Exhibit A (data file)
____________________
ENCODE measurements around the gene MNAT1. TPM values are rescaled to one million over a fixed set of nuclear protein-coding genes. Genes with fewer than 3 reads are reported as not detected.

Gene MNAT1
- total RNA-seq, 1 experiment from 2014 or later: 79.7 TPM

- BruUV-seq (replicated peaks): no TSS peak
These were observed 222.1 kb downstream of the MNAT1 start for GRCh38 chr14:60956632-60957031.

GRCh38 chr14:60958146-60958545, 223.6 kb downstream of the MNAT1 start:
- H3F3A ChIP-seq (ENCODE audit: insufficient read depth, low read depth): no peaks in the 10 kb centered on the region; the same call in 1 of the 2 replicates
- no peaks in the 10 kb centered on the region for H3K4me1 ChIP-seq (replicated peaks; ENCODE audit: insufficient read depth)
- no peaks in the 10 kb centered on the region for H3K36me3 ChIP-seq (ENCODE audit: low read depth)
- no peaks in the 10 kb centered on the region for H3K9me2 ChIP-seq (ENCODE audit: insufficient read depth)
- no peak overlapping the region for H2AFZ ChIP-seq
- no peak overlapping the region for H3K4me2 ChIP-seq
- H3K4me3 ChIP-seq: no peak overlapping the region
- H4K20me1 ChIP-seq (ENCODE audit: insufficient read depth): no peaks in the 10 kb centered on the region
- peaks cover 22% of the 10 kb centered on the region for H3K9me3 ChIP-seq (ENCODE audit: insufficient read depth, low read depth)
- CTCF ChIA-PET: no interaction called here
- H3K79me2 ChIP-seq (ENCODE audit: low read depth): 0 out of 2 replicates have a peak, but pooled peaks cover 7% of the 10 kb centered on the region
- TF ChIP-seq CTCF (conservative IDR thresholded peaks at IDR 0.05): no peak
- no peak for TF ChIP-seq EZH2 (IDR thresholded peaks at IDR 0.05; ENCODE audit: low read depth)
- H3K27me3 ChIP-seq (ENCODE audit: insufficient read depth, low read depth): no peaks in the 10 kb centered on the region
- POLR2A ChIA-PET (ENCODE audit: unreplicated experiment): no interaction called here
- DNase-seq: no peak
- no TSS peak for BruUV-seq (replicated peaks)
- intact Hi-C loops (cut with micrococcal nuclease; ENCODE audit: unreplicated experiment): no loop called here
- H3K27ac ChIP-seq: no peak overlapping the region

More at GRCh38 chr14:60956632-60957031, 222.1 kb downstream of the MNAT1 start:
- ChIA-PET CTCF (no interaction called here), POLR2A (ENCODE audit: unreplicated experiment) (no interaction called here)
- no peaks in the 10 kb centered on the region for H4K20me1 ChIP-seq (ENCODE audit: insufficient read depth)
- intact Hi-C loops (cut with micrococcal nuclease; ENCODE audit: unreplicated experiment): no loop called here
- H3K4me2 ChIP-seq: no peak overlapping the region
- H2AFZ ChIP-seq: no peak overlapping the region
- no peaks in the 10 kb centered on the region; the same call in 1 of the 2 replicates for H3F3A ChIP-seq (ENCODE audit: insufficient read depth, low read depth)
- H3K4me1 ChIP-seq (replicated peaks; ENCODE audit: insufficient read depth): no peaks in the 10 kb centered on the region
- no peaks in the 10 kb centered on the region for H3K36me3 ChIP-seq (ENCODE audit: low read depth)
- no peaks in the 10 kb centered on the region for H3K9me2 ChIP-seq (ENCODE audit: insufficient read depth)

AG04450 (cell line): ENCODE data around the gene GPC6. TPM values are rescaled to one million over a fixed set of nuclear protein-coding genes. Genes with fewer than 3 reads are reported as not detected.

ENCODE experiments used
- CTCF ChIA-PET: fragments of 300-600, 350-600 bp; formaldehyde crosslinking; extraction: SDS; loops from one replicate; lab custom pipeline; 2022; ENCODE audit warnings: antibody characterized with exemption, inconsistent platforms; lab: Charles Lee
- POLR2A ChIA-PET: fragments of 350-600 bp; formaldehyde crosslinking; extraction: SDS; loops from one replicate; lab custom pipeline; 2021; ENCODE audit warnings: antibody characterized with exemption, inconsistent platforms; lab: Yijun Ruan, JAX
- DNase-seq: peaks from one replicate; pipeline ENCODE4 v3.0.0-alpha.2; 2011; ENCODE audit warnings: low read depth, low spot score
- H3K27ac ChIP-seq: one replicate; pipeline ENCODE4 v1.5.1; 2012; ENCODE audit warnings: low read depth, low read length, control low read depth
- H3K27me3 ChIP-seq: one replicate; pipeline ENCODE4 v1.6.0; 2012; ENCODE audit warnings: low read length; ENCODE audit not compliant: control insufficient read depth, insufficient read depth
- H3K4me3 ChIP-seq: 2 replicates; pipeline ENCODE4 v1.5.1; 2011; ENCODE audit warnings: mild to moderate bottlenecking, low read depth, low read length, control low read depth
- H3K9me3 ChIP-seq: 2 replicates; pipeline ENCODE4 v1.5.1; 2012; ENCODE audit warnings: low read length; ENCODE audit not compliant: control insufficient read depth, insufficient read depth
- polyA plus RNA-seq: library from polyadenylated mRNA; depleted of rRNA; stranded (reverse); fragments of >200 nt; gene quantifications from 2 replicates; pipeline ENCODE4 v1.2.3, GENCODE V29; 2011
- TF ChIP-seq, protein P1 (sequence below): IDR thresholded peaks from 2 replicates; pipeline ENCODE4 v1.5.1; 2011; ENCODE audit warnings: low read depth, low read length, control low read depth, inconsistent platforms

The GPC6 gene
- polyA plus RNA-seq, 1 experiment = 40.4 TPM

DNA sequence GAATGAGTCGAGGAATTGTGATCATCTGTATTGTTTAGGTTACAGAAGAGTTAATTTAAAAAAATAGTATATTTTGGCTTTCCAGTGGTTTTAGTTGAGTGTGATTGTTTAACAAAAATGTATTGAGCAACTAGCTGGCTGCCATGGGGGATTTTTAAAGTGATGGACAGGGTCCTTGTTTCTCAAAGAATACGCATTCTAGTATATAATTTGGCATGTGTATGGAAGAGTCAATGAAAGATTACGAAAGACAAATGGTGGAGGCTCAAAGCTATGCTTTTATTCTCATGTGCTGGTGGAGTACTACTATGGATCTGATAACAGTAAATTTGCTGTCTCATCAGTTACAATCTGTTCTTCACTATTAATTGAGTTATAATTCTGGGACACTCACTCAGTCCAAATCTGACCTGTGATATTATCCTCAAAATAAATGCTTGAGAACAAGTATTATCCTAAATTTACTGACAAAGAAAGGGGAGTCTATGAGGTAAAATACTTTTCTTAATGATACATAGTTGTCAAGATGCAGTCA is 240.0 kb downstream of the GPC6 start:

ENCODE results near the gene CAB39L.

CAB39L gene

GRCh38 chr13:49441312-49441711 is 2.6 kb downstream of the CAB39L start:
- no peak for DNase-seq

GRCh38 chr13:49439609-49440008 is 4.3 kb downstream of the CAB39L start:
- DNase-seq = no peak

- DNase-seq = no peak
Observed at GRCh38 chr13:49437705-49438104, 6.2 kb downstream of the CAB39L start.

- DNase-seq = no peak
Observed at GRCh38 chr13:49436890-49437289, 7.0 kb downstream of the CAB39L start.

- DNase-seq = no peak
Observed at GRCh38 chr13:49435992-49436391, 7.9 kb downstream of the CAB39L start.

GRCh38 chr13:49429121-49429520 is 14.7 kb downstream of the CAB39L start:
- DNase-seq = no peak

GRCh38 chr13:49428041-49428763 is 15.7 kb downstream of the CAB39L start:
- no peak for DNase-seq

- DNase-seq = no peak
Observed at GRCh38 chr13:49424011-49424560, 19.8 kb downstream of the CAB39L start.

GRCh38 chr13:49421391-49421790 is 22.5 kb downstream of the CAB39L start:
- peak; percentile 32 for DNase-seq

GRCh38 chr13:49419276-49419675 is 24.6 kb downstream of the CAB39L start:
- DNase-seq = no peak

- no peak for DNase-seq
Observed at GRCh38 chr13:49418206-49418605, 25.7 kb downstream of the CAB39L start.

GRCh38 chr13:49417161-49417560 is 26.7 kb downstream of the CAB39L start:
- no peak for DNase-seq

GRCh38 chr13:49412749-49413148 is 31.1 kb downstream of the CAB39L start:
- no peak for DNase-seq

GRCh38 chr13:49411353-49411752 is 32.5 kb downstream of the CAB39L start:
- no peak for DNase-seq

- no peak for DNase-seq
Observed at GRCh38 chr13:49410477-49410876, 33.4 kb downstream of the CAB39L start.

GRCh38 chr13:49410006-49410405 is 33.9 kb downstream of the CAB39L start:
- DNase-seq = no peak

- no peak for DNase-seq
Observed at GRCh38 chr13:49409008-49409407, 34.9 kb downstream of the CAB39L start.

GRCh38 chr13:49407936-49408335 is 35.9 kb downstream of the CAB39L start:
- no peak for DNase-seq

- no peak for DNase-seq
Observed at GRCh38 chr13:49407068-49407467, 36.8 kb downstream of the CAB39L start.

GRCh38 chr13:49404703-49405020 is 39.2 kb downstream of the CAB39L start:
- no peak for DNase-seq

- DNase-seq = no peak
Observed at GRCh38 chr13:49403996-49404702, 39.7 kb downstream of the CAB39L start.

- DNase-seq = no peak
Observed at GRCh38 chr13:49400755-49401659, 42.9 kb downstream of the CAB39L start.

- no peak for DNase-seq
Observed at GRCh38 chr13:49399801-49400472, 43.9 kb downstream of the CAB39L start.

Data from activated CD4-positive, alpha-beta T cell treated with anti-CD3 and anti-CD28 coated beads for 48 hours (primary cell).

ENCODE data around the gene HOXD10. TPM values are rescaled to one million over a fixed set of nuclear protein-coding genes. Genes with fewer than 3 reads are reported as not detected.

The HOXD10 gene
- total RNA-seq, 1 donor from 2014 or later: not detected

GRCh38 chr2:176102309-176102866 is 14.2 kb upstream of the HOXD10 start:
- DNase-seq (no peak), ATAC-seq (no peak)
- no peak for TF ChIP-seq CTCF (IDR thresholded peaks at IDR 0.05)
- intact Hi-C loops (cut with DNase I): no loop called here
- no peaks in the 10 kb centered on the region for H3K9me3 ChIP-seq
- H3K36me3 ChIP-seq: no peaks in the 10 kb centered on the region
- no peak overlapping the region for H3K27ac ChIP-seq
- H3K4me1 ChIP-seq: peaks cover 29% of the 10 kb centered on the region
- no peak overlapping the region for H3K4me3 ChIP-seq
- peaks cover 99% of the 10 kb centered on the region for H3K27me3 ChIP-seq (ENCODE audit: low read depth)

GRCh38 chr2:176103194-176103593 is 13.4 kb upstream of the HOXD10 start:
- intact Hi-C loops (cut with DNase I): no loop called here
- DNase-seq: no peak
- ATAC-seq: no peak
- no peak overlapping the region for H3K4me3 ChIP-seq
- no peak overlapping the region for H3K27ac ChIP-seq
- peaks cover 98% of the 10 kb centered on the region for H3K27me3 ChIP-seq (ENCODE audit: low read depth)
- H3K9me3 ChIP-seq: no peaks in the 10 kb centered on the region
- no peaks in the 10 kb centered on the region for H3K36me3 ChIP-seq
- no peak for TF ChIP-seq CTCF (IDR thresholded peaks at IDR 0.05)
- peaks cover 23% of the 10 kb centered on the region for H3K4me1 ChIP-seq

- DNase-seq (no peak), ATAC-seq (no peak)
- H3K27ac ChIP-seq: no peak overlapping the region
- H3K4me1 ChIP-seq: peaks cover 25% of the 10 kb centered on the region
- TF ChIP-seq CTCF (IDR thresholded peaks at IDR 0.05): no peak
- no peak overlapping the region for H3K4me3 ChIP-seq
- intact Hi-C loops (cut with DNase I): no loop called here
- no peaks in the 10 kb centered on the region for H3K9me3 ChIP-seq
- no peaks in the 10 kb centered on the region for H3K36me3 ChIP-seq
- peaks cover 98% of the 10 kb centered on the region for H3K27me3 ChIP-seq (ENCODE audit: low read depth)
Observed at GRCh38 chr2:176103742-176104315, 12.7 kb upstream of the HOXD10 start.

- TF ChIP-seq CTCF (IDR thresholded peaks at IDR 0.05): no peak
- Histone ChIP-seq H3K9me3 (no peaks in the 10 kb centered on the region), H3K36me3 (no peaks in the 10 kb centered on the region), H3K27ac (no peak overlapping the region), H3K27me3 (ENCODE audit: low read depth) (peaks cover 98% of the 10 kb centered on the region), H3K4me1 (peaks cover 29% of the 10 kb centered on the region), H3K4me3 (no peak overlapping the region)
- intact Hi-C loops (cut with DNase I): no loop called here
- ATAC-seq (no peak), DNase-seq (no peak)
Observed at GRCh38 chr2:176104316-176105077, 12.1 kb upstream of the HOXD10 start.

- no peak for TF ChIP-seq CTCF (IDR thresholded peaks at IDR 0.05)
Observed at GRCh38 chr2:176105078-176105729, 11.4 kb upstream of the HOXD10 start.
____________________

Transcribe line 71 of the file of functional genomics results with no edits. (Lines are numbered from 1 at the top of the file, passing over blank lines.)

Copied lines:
- DNase-seq = no peak